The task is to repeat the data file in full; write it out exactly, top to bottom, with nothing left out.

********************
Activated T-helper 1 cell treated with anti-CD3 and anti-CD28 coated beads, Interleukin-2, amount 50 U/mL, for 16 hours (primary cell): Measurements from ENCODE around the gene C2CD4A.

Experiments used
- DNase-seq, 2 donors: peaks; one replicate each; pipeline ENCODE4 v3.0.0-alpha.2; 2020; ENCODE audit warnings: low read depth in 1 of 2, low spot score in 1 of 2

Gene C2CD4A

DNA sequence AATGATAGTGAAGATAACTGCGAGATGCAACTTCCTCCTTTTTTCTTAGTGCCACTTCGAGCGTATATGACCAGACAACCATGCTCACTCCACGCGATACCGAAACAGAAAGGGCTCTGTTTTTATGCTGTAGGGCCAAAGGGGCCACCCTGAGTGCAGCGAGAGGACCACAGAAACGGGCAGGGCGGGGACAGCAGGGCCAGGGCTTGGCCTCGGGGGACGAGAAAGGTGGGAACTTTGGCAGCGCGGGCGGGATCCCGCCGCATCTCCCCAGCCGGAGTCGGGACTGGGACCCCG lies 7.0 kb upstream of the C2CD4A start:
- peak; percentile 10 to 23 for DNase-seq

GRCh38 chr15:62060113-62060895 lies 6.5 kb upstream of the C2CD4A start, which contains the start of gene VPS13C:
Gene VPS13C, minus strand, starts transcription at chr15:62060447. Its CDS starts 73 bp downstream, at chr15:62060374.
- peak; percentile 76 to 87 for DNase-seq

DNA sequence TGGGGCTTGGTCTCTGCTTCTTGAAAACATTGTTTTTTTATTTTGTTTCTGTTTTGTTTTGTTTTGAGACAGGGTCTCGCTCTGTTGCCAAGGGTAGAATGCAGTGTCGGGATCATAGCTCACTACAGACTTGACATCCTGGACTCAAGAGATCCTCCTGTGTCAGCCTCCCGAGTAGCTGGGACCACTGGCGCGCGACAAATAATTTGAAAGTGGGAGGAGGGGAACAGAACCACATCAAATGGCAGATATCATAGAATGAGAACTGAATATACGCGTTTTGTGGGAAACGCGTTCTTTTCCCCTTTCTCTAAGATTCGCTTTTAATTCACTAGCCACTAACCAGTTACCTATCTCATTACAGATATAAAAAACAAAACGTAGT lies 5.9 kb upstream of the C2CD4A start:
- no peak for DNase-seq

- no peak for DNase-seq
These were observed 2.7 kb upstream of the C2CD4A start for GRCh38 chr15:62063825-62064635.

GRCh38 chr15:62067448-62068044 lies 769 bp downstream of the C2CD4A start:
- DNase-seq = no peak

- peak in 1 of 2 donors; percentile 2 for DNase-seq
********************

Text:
Activated T-helper 1 cell treated with anti-CD3 and anti-CD28 coated beads, Interleukin-2, amount 50 U/mL, for 16 hours (primary cell): Measurements from ENCODE around the gene C2CD4A.

Experiments used
- DNase-seq, 2 donors: peaks; one replicate each; pipeline ENCODE4 v3.0.0-alpha.2; 2020; ENCODE audit warnings: low read depth in 1 of 2, low spot score in 1 of 2

Gene C2CD4A

DNA sequence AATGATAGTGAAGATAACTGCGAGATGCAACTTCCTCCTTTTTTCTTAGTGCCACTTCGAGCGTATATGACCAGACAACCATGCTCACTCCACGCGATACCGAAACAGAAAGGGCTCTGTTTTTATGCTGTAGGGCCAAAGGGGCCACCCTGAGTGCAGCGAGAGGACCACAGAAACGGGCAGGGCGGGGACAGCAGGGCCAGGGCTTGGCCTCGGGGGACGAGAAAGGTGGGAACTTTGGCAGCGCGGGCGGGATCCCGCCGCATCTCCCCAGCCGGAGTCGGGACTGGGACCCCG lies 7.0 kb upstream of the C2CD4A start:
- peak; percentile 10 to 23 for DNase-seq

GRCh38 chr15:62060113-62060895 lies 6.5 kb upstream of the C2CD4A start, which contains the start of gene VPS13C:
Gene VPS13C, minus strand, starts transcription at chr15:62060447. Its CDS starts 73 bp downstream, at chr15:62060374.
- peak; percentile 76 to 87 for DNase-seq

DNA sequence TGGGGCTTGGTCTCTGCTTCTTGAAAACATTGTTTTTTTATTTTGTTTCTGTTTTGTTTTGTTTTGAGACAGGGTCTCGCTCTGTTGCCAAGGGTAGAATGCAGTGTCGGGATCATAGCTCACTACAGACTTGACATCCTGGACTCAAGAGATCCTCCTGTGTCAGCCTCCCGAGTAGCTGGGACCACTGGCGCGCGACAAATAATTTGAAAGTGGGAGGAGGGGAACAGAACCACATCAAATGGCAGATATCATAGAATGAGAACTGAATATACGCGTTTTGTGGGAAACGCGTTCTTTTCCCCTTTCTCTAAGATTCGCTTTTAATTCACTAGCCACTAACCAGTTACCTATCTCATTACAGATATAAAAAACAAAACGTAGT lies 5.9 kb upstream of the C2CD4A start:
- no peak for DNase-seq

- no peak for DNase-seq
These were observed 2.7 kb upstream of the C2CD4A start for GRCh38 chr15:62063825-62064635.

GRCh38 chr15:62067448-62068044 lies 769 bp downstream of the C2CD4A start:
- DNase-seq = no peak

- peak in 1 of 2 donors; percentile 2 for DNase-seq